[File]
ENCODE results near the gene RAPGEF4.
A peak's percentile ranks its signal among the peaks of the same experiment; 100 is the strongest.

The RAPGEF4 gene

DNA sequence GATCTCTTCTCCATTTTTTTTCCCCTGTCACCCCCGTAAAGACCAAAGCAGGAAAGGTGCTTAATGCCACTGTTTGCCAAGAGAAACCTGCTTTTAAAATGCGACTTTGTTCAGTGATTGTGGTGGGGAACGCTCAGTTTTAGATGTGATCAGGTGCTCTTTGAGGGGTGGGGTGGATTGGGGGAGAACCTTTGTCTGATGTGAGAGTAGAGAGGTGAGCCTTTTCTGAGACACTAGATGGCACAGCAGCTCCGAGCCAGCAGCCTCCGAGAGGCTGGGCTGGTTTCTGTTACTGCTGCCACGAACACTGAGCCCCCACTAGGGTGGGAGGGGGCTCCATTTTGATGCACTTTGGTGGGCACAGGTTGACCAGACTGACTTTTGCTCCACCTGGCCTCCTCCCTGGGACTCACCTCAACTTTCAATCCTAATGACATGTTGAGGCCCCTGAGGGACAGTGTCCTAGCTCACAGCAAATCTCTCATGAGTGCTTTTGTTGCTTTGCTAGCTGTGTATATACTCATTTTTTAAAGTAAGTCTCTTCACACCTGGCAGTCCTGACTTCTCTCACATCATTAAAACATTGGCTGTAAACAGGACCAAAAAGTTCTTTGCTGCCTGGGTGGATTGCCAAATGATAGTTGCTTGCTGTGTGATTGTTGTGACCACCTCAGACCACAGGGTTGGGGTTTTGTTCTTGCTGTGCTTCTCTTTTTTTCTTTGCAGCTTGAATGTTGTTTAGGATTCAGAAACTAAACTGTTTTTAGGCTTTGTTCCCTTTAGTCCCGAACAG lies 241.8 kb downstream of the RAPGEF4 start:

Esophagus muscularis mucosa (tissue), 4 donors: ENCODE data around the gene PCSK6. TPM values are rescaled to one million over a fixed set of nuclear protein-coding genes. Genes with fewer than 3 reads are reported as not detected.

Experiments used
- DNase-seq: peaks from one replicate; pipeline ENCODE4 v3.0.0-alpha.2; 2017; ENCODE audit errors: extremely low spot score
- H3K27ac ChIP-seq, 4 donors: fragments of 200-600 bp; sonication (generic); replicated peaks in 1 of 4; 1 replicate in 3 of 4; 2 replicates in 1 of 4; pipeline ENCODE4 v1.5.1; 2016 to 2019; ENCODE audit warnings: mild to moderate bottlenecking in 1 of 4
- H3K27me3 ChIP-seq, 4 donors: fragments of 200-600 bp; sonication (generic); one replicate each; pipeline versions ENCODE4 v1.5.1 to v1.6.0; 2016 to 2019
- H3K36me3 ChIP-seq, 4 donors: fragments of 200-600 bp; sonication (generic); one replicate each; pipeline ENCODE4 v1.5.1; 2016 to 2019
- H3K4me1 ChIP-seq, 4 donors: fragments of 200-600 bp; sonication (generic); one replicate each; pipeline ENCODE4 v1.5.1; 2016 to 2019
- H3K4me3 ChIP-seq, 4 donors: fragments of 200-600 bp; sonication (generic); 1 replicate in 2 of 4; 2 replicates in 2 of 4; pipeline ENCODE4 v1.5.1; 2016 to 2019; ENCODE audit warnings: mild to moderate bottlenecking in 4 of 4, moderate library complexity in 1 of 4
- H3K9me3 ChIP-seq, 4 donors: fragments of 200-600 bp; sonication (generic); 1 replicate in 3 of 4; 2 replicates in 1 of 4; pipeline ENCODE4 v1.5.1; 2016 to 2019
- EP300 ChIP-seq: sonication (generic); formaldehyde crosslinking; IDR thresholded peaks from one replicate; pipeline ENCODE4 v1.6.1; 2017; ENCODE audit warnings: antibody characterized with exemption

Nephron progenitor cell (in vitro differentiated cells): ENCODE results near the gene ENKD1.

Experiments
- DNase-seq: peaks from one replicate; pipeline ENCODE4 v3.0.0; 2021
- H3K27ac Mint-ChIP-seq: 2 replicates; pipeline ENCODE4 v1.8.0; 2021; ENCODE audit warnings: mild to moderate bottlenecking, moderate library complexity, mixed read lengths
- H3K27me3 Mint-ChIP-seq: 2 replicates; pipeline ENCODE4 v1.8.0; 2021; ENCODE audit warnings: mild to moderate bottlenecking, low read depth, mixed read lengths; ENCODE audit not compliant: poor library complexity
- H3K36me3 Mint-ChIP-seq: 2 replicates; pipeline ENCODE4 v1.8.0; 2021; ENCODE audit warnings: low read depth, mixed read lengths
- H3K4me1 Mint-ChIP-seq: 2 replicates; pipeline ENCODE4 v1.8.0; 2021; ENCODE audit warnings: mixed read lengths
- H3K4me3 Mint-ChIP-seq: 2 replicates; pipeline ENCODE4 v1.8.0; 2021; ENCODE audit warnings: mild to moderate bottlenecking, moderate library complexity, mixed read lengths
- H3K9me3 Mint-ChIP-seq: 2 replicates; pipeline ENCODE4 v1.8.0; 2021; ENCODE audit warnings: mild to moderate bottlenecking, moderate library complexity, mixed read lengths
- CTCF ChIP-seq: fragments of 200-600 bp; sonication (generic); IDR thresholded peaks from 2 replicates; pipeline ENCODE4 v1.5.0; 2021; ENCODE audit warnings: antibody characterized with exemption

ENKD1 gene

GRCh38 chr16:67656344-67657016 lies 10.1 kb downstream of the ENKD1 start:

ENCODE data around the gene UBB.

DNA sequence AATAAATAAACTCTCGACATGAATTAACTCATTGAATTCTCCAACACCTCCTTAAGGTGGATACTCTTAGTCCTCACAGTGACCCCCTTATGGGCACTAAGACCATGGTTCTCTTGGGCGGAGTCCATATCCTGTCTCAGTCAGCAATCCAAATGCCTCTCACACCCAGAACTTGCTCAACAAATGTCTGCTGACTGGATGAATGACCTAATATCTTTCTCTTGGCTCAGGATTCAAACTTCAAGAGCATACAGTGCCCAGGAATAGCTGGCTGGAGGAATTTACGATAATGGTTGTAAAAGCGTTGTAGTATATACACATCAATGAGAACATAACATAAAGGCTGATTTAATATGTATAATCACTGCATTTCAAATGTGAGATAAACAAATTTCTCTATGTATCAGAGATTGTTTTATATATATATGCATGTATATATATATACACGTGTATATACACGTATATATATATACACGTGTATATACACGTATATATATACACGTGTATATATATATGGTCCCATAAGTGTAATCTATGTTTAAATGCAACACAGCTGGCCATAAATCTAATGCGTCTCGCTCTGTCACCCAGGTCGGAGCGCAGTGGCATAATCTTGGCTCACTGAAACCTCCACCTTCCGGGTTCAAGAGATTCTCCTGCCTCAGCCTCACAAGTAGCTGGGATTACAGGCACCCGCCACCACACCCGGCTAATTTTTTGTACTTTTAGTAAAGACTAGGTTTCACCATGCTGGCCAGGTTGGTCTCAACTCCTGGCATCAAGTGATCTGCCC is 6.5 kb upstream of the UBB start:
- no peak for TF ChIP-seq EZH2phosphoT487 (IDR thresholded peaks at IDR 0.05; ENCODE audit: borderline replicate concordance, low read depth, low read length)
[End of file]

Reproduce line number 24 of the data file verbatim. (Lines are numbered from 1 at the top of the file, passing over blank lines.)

- CTCF ChIP-seq: fragments of 200-600 bp; sonication (generic); IDR thresholded peaks from 2 replicates; pipeline ENCODE4 v1.5.0; 2021; ENCODE audit warnings: antibody characterized with exemption